This article from the Harvard Business Review stresses that this is the one thing you can do to be a great boss is to recognize your employee’s great work as least monthly. I want to share a mantra I learned along the way that uses this concept and two others. These could help you or your bass to become at least a better boss or possibly even a great boss.
- Catch employees doing something specific right at least once a week and recognize them for this.
- Get employees the resources they need from their perspective.
- Give employees a chance to shine.
1 Catch employees doing something specific right at least once a week and recognize them for this.
Starting off with the first item what does this article from the Harvard Business Review have to say? They suggest when you see something being done right, recognize it right away and do it consistently and regularly. I concur, but as leaders and managers we are really busy and how can you do this? You have to make this a priority. If you are truly there to help your employees then you will understand. The best managers are there to help their employees. They are there to help and educate. These are servant managers.
If you wait until you see the entire job done right you are in for a long wait. Imagine wanting your employee to make 7 of 10 free throws at the free throw line in basketball and they have never dribbled a basketball before. Maybe a good place to start would be by explaining the long term goal with a series of intermediate goals starting with learning how to dribble and pass the basketball. From there may be the next task could be dribbling the ball while keeping their head up, passing the ball and for the first time trying to shoot a basket from right next to the basket. You get the idea. As a coach you break up the task into many smaller tasks and recognize excellent achievement right away. You also coach and encourage each step along the way. The same is true for business.
Keep in mind that various parties may have different ways they want to be recognized based on generational and cultural differences. The article presents some nice commentary on this topic. Check out the charts in the article.
With generational differences millennials will need more encouragement more often than baby boomers. I used the link above on generational differences when I spoke to a group of managers at the State of Minnesota a few weeks ago. These are generalizations. There are of course exceptions. However, this chart points out some differences for how you may want to treat different generations. Treat all employees as individuals but be aware of some of the generational differences.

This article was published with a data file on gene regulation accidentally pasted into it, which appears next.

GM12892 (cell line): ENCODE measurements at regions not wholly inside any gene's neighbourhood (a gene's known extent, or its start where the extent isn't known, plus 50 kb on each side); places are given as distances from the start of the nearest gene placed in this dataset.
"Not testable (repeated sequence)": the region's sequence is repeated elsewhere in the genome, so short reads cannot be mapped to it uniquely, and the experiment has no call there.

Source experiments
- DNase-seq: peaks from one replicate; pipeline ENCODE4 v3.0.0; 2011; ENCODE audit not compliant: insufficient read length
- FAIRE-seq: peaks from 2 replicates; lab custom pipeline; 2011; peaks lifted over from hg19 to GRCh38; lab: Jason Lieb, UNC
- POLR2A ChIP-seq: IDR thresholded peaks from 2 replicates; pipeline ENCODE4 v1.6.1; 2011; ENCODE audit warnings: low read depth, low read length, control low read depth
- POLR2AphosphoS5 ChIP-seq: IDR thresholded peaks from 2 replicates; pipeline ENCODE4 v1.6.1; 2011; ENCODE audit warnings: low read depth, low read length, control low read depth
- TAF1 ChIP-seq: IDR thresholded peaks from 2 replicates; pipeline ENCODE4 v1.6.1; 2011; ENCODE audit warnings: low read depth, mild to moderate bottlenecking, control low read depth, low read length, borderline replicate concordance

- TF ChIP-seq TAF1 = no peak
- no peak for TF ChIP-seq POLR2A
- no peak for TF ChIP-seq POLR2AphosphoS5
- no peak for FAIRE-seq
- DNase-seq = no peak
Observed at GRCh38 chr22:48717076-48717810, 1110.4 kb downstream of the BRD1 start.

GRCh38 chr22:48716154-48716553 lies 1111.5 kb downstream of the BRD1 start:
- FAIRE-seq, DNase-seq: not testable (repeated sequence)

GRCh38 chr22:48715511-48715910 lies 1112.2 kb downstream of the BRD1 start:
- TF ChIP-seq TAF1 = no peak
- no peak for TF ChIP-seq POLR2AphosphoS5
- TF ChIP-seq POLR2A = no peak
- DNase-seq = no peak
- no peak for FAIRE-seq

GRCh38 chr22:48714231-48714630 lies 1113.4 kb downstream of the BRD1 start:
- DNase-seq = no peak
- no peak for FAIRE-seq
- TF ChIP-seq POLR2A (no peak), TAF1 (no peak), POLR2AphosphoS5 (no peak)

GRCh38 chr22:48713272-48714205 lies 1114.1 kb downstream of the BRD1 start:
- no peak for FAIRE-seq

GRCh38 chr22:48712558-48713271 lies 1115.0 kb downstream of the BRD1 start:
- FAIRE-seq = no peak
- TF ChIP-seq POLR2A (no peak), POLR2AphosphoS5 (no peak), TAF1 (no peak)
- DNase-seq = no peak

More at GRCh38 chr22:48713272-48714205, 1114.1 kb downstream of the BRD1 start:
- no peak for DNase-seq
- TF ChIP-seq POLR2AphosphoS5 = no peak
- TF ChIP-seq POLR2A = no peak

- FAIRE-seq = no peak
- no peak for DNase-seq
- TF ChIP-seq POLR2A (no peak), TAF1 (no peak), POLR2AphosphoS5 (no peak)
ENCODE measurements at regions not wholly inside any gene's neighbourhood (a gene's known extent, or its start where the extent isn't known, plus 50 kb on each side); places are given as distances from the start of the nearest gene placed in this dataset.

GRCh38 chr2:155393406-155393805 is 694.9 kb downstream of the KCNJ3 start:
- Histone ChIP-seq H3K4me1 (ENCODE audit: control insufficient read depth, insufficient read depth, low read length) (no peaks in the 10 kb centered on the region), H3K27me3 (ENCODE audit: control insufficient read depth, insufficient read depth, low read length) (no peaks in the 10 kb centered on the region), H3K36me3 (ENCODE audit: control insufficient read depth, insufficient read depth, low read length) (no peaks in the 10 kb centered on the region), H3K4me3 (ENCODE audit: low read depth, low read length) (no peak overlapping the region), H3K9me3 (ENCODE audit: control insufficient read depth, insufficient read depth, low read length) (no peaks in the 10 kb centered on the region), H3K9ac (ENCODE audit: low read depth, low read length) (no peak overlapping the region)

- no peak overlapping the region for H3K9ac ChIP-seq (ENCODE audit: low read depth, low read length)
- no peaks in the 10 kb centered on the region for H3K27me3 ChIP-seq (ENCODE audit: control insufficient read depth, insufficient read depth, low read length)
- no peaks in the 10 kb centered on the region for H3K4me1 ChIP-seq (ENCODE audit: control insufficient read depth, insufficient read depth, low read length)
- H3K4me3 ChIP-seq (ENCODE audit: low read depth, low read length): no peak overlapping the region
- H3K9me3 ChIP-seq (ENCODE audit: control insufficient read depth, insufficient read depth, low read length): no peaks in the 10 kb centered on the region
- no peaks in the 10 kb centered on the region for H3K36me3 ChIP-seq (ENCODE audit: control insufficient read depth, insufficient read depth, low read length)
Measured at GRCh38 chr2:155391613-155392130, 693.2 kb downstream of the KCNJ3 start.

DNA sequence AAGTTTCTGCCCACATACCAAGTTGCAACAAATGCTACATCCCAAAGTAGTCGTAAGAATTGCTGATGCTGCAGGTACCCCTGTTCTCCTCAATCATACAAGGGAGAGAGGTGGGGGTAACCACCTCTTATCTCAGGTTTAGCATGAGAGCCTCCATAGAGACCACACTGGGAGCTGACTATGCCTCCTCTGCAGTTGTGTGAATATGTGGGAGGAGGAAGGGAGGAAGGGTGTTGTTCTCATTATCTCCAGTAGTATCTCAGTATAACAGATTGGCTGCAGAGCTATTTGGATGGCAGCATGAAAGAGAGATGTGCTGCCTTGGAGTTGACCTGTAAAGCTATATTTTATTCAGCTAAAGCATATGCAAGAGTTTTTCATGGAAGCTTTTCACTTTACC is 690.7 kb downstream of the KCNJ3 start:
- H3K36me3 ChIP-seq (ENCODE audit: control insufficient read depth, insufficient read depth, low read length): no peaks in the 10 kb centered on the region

2 Get employees the resources they need from their perspective.
Regarding the second item keep in mind this if from the employee’s perspective. Do not micromanage. Ask them what resources they need. Ask them as individuals. What can you do to help them? Sometimes you cannot get them the resources they need. Brainstorm with them on how can we complete the task with the resources we have? Do not micromanage. I can’t state this emphatically enough, however, make sure you listen and address their concerns.
3 Give employees a chance to shine.
Regarding the third item how can you give your employees a chance to shine? There are all sorts of ways. Get to know your employees. Understand their personal situations. What do they like and not like. What do they do for fun? What is their life story? What is their family situation? As you develop a relationship with your employees and begin to understand what is important to them, you will begin to understand how to give them a chance to shine.
Ask them which of these ten things are most important to them and have them number them from 1 to 10.
- Full appreciation for work done
- Feeling “in” on things
- Sympathetic help on personal problems
- Job security
- Good wages
- Interesting work
- Promotion/growth opportunities
- Personal loyalty to workers
- Good working conditions
- Tactful discipline
Then ask them how are you as their manager doing on the first three (1, 2 and 3 as prioritized by the employee) and ask if you as their manager are spending to much time on the bottom 3 (8, 9 and 10 as rated by the employee). Take this into account when you consider how you can give the employee a chance to shine.
This article points out how a large group of employees rated their top priorities and how managers thought employees would rate their top priorities. Having done this many times with employees I can tell you the variances among employees are wide. Check it out with your employees.
Having read the article above from the Harvard Business Review and having given it some thought these were some initial ideas from my own managerial experiences. I hope this can help you to implement this with your group. As a leader you can use this article to present some ideas to your boss to help him or her become a better boss and who knows maybe even a great boss. Your goal should be to improve personally and to help your team and your boss to be all they can be too.
About the author
Mike Gregory is a professional speaker, an author, and a mediator. You may contact Mike directly at firstname.lastname@example.org and at (651) 633-5311. Mike has written 12 books (and co-authored two others) including his latest book, The Collaboration Effect: Overcoming Your Conflicts, and The Servant Manager, Business Valuations and the IRS, and Peaceful Resolutions that you may find helpful. [Michael Gregory, ASA, CVA, NSA, MBA, Qualified Mediator with the Minnesota Supreme Court]